I haven’t read everything, but `return map [[x | x<-not (x `elem` p)], p] ps` should be `return (map [[x | x<-not (x `elem` p)], p] ps)` (with explicit parentheses). The compiler is complaining about that.

Not totally I tried two versions:
findSAndE ts = do
ps <- powerset ts
return (map (\p->[[x | x<-ts, not (x `elem` p)], p]) ps)
Error:

Prelude> :load powerset_haskell.hs
[1 of 1] Compiling Main ( powerset_haskell.hs, interpreted )

powerset_haskell.hs:7:55: error:
• Occurs check: cannot construct the infinite type: t ~ [t]
Expected type: [[t]]
Actual type: [t]
• In the second argument of ‘map’, namely ‘ps’
In the first argument of ‘return’, namely
‘(map (\ p -> [[x | x <- ts, not (x `elem` p)], p]) ps)’
In a stmt of a ‘do’ block:
return (map (\ p -> [[x | x <- ts, not (x `elem` p)], p]) ps)
• Relevant bindings include
ps :: [t] (bound at powerset_haskell.hs:6:2)
ts :: [t] (bound at powerset_haskell.hs:5:11)
findSAndE :: [t] -> [[[[t]]]] (bound at powerset_haskell.hs:5:1)
Failed, modules loaded: none.
Prelude>

Second variant:
findSAndE ts = do
ps <- powerset ts
return (map (\p->[[x | x<-ts, not (x `elem` p)], [p]]) ps)

Error:
Prelude> :load powerset_haskell.hs
[1 of 1] Compiling Main ( powerset_haskell.hs, interpreted )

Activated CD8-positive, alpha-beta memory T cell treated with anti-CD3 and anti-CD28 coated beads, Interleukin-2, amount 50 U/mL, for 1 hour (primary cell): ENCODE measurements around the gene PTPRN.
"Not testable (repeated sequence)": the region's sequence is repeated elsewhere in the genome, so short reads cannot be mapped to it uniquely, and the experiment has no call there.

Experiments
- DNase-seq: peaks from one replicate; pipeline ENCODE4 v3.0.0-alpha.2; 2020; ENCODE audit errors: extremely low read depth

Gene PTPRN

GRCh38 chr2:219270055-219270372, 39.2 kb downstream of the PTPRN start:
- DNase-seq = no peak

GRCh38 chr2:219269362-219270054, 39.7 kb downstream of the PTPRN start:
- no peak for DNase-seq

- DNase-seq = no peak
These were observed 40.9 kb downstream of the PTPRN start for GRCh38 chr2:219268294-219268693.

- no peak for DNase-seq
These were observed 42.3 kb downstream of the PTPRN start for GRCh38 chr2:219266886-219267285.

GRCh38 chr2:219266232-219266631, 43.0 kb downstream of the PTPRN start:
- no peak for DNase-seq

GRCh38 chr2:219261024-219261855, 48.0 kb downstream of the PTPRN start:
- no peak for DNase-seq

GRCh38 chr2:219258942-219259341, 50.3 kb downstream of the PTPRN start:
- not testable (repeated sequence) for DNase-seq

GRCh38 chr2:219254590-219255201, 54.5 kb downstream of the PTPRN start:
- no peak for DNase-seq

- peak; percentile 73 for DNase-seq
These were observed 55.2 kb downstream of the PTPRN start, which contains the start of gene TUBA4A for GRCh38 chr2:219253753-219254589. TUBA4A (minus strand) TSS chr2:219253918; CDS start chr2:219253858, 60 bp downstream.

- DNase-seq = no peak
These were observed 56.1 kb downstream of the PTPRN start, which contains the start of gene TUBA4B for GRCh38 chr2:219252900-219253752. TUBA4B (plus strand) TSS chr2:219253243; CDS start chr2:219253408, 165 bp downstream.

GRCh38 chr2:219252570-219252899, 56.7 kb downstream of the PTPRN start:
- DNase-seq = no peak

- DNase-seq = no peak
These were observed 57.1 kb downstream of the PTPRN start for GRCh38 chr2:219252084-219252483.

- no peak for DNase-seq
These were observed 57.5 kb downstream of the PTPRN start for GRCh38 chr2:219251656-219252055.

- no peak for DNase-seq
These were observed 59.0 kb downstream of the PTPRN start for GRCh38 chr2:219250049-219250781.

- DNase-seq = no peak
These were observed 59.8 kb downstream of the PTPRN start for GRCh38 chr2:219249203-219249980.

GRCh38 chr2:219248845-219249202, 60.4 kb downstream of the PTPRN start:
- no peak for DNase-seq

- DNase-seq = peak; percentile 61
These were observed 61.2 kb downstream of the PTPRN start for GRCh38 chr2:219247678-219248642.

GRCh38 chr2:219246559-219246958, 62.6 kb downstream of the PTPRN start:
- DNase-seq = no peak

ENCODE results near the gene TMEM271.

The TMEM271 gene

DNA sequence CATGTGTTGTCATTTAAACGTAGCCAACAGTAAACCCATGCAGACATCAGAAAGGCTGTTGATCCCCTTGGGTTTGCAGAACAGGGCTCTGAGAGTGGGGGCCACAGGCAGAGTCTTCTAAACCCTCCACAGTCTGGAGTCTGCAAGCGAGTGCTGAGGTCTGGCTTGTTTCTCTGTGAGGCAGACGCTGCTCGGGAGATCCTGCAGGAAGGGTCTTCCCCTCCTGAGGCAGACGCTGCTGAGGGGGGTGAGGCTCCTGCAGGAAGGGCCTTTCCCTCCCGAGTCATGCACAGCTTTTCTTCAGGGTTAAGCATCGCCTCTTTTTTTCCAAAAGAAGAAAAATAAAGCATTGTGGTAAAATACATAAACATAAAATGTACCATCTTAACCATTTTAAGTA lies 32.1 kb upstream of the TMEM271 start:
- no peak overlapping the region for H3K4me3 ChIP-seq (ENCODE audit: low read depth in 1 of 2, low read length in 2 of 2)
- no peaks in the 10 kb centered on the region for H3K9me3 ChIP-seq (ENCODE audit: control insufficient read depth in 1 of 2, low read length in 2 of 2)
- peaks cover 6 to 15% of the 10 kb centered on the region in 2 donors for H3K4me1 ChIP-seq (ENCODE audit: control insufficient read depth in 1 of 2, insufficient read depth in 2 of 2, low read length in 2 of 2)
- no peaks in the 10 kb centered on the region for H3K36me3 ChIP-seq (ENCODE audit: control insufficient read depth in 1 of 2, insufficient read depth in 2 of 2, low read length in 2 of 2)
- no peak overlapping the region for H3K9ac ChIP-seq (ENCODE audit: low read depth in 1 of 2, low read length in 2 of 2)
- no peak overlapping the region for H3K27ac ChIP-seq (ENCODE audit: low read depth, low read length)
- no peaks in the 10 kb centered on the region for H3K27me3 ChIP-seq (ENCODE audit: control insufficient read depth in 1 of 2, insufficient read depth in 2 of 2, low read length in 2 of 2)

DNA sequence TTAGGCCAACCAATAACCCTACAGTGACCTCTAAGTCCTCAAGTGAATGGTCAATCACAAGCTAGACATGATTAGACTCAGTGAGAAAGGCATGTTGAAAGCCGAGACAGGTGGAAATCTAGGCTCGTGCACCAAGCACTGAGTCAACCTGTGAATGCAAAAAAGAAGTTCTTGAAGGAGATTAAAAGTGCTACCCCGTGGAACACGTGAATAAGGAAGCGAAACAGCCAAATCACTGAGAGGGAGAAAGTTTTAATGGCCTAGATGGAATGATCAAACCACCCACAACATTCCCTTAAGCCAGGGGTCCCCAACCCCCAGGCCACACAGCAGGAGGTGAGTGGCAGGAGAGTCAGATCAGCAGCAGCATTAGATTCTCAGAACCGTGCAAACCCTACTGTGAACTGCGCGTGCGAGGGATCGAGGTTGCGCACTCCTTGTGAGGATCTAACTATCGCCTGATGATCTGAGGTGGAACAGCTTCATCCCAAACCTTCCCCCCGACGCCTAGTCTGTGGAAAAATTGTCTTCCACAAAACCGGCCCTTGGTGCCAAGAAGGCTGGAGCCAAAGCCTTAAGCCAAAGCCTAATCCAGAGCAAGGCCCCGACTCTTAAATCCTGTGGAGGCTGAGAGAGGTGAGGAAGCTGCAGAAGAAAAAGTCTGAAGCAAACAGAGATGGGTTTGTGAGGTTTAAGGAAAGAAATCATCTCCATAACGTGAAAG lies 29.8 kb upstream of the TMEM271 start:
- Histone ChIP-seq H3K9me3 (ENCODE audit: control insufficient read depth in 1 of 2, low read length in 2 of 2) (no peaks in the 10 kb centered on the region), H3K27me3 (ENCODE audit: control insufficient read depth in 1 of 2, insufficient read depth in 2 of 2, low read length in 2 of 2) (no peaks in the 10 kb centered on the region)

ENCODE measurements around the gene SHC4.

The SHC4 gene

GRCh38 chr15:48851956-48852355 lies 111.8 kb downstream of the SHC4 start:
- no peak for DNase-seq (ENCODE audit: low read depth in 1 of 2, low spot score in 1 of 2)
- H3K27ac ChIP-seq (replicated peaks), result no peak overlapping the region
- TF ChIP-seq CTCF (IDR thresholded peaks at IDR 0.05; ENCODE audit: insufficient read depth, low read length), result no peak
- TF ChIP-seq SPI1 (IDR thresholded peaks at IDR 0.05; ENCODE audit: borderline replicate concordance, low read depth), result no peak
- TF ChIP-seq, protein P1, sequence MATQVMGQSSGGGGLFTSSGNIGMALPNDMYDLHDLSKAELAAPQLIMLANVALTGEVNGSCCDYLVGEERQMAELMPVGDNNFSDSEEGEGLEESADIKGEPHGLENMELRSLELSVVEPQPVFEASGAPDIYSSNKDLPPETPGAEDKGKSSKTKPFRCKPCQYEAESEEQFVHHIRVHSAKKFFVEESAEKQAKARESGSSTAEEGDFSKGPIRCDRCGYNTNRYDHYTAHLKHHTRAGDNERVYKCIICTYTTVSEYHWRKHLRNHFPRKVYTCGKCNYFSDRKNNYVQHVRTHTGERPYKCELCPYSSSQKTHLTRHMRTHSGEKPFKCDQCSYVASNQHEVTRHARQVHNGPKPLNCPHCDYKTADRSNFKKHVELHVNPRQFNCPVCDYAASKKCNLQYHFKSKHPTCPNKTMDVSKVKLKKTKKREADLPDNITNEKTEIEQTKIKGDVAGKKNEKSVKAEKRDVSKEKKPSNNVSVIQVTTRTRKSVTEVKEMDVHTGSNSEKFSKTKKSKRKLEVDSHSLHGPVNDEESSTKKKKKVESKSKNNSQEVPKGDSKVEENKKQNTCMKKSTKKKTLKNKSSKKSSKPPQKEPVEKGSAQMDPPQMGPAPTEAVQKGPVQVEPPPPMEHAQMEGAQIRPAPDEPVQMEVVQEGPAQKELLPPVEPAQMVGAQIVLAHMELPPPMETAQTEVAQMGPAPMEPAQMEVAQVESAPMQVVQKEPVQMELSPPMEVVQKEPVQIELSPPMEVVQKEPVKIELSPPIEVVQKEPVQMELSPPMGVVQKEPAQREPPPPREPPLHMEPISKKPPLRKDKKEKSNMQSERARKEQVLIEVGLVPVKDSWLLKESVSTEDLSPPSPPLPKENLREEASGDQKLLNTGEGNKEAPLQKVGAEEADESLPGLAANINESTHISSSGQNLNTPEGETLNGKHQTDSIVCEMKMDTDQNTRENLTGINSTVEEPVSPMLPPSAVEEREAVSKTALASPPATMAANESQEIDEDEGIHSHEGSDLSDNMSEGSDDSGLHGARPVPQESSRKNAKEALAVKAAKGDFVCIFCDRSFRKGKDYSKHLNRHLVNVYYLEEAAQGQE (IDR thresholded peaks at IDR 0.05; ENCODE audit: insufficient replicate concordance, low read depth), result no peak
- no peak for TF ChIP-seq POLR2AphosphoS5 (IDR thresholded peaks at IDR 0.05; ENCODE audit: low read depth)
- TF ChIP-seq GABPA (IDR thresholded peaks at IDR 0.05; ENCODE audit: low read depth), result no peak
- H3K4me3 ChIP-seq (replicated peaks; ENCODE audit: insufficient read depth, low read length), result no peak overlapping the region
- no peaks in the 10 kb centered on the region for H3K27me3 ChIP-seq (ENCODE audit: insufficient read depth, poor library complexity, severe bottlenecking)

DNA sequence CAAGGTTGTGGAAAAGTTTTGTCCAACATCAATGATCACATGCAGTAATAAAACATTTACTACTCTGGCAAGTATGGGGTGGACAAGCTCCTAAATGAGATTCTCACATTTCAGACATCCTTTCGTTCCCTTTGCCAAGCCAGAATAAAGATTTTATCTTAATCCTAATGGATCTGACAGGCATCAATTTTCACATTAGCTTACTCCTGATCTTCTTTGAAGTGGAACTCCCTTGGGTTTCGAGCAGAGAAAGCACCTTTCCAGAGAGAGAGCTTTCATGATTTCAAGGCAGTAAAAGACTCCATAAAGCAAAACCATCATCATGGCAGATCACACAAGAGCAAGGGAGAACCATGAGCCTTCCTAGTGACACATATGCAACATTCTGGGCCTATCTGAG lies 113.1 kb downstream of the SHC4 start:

powerset_haskell.hs:7:55: error:
• Occurs check: cannot construct the infinite type: t ~ [t]
Expected type: [[t]]
Actual type: [t]
• In the second argument of ‘map’, namely ‘ps’
In the first argument of ‘return’, namely
‘(map (\ p -> [[x | x <- ts, not (x `elem` p)], p]) ps)’
In a stmt of a ‘do’ block:
return (map (\ p -> [[x | x <- ts, not (x `elem` p)], p]) ps)
• Relevant bindings include
ps :: [t] (bound at powerset_haskell.hs:6:2)
ts :: [t] (bound at powerset_haskell.hs:5:11)
findSAndE :: [t] -> [[[[t]]]] (bound at powerset_haskell.hs:5:1)
Failed, modules loaded: none.
Prelude>

I’ve read some more, but I don’t actually understand what you’re trying to do. Do you just want all partitions that have length 2, such that you get two sublists S and E? In that case you could naively do something like `filter (\t -> length t == 2) (partitions ts)`, but looking at your code it doesn’t seem like that is what you want. Can you explain it in English? I mistook `powerset` for `partitions` please ignore this paragraph.